If costs are increased, then either revenue must increase or profit decrease.
In the consumer* energy market the per-customer margins are really tiny, thus any per-customer increase in costs will be very significant.
They only make a notable profit though scale - it takes thousands of customers to make a profitable consumer energy supplier.
* The Generation market is very different and very distorted, which makes comparisons between profits of vertically-integrated and consumer-only companies very difficult.
We've had smart meters in our energy-efficient home for five years now. As has been pointed out, usage goes like this:
1. Install meter
2. Gasp at how much power appliance X uses
3. Get used to it and do nothing, as we need appliance X and a replacement costs hundreds
The really hungry appliances are easily matched by 'background' kit (lights, things on charge, fridge, broadband) any one of which costs a lot of money to make a relatively small cost change.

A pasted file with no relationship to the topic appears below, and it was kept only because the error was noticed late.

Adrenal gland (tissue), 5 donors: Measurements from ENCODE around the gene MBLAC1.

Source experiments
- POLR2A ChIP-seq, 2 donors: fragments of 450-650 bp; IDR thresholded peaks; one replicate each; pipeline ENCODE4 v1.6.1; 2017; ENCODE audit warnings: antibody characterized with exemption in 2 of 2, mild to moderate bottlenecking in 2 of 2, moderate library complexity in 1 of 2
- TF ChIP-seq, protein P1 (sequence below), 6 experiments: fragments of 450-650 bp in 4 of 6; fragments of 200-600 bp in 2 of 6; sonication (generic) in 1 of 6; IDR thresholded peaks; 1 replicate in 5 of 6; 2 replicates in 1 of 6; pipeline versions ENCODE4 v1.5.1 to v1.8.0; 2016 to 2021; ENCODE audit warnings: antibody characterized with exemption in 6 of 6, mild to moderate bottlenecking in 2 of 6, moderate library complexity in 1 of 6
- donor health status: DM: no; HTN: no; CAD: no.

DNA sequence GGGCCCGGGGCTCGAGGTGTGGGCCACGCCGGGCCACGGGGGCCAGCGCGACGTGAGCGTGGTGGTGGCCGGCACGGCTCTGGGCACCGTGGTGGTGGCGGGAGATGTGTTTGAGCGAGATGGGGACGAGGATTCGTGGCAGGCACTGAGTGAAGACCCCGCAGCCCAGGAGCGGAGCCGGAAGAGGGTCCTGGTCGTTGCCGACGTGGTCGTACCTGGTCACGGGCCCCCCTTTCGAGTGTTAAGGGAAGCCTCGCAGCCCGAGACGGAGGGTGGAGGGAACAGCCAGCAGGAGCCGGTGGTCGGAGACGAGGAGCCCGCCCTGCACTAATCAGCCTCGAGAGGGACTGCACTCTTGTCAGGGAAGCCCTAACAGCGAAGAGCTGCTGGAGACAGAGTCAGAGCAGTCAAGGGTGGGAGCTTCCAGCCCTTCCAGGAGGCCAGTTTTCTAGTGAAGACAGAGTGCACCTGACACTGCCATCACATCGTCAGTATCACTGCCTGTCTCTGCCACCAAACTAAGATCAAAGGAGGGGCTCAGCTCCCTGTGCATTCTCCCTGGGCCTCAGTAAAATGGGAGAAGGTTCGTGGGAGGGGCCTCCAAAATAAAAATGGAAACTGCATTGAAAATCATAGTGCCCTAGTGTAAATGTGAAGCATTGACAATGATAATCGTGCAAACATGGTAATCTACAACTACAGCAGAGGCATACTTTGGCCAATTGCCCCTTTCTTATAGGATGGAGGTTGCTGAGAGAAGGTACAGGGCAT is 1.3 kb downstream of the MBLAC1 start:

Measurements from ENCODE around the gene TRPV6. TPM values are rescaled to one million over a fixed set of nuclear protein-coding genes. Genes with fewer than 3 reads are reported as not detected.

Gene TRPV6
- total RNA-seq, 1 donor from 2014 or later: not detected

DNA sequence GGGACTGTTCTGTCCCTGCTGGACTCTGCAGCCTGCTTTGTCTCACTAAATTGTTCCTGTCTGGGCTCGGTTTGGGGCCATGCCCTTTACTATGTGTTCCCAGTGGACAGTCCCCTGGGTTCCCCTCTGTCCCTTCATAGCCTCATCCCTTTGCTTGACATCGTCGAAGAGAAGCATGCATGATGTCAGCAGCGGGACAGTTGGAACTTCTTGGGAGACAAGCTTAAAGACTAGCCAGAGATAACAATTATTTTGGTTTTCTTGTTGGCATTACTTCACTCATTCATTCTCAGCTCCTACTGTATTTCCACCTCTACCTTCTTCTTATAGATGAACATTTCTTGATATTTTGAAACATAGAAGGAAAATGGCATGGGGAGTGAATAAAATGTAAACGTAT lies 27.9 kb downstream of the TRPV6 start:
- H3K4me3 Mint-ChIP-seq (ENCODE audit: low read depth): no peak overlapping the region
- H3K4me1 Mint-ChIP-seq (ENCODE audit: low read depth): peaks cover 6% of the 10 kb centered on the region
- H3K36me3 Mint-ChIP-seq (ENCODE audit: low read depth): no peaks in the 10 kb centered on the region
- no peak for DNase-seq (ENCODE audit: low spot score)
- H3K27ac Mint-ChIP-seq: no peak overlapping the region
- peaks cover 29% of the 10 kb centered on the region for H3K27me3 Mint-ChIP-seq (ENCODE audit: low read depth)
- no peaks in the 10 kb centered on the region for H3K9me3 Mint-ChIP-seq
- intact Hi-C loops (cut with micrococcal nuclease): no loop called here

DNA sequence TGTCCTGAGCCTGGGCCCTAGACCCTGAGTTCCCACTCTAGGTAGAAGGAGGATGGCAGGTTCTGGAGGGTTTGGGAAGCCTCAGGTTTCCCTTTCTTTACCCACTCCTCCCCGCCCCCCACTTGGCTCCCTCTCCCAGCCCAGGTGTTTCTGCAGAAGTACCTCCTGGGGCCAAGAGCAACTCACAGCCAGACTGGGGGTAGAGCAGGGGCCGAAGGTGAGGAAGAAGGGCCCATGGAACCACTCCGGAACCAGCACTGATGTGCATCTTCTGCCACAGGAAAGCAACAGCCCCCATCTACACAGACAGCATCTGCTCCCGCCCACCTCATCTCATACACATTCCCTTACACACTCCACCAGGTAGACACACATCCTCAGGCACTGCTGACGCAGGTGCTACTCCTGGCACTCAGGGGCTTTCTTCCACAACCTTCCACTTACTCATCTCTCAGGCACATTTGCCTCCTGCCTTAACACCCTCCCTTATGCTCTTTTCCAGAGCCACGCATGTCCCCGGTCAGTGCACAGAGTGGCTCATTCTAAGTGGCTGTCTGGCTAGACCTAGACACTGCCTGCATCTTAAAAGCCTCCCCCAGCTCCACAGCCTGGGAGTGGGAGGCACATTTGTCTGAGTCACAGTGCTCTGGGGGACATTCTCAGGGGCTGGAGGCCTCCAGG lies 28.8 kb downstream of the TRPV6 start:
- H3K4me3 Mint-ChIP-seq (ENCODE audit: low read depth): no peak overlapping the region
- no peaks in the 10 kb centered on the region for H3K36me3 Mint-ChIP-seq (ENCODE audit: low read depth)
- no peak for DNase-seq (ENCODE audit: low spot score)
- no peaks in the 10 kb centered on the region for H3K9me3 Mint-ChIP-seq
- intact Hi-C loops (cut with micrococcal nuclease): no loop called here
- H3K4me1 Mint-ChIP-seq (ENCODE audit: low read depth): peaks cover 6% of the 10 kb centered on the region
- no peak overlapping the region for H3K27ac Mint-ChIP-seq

For homes where it would be possible to make a bigger saving (e.g. electric hot water), there is often a reason why the expensive option is there (no gas, family can't afford boiler replacement etc.), so a meter isn't actually going to make a difference either. Of course consumer education is a good thing and some will make the switch, but you could achieve the same thing with a TV campaign explaining how expensive it is to heat your home via different routes.
I heartily applaud an MP who has considered these issues and realises that Smart Meters are an expensive commitment in a rapidly evolving field - but the question then is: What should we be doing? I quite like the Smart home hub (e.g. OpenDCU) idea where instead of putting in a closed bit of kit, we support an adaptable smart home infrastructure and standards that allow many to use it in interesting ways. Much like France introducing Minitel it could have a much bigger effect than just measuring our energy bills.
Instead of replacing all the meters, how much would it cost to fit a solar panel to every residence?
I'm sure this would have a bigger impact on reducing the energy load than fitting a meter designed to manage low levels of power when all the Nuclear stations start going off-line.
EU laws should eventually make all appliances low standby and energy efficient. Thats not why we need smart meters.